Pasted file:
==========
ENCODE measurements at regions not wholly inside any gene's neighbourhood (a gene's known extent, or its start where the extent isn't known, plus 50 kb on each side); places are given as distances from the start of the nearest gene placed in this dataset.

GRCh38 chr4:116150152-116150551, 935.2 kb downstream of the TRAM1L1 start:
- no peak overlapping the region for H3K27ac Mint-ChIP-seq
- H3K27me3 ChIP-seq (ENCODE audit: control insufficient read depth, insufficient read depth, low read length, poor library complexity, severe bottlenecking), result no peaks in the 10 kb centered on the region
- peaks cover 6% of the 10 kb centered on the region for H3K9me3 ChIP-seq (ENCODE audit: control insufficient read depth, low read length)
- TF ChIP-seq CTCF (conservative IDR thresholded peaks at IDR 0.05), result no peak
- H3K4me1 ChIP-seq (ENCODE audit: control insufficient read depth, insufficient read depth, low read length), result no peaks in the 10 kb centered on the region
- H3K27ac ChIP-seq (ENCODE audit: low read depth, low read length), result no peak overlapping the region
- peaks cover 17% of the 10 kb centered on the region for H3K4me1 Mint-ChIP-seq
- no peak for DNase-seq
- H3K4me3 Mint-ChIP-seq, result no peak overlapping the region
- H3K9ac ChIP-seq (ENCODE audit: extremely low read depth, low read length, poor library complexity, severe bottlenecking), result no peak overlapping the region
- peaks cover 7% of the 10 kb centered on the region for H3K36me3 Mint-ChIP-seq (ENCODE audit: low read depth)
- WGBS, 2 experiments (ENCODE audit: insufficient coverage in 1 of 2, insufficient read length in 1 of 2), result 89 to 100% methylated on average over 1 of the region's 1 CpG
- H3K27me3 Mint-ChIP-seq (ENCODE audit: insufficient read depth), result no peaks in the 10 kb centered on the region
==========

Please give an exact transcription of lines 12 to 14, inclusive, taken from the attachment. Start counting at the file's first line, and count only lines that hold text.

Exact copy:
- H3K9ac ChIP-seq (ENCODE audit: extremely low read depth, low read length, poor library complexity, severe bottlenecking), result no peak overlapping the region
- peaks cover 7% of the 10 kb centered on the region for H3K36me3 Mint-ChIP-seq (ENCODE audit: low read depth)
- WGBS, 2 experiments (ENCODE audit: insufficient coverage in 1 of 2, insufficient read length in 1 of 2), result 89 to 100% methylated on average over 1 of the region's 1 CpG